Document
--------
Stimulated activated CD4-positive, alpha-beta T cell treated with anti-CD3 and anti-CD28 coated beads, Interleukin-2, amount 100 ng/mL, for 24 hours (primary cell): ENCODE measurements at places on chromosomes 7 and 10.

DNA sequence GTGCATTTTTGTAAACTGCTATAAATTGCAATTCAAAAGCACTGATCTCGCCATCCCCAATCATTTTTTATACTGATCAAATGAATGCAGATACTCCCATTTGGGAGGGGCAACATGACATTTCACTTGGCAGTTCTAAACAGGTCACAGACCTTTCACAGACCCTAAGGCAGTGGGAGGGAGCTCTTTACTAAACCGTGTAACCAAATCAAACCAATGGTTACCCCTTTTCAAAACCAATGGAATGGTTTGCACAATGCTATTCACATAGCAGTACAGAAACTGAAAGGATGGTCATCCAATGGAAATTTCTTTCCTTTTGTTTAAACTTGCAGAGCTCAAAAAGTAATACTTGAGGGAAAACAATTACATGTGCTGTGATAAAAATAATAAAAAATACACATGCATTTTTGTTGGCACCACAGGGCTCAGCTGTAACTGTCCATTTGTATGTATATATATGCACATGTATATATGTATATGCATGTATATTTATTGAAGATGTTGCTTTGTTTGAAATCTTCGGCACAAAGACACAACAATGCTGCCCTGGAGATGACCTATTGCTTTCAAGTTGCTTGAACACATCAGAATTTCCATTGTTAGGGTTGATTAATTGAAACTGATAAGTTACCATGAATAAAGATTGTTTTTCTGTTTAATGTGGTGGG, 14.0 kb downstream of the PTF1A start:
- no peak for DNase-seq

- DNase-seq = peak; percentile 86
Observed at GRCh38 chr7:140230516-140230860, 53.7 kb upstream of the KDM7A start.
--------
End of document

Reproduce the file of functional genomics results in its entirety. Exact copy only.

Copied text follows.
Stimulated activated CD4-positive, alpha-beta T cell treated with anti-CD3 and anti-CD28 coated beads, Interleukin-2, amount 100 ng/mL, for 24 hours (primary cell): ENCODE measurements at places on chromosomes 7 and 10.

DNA sequence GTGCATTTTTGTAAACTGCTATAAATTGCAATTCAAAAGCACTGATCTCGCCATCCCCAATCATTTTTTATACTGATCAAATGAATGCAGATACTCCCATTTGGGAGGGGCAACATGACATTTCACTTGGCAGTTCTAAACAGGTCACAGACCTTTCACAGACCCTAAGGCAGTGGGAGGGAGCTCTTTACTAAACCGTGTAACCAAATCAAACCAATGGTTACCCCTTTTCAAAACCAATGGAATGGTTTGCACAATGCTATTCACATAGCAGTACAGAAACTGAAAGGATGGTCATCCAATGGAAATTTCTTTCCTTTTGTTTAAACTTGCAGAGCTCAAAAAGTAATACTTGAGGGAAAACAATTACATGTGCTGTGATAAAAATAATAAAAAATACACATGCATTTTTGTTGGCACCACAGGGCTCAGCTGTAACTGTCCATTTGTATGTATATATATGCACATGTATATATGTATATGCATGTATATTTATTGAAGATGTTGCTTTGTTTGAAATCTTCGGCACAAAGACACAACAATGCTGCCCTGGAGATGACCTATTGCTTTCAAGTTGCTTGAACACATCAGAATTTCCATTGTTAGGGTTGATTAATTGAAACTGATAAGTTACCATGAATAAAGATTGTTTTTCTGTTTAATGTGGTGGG, 14.0 kb downstream of the PTF1A start:
- no peak for DNase-seq

- DNase-seq = peak; percentile 86
Observed at GRCh38 chr7:140230516-140230860, 53.7 kb upstream of the KDM7A start.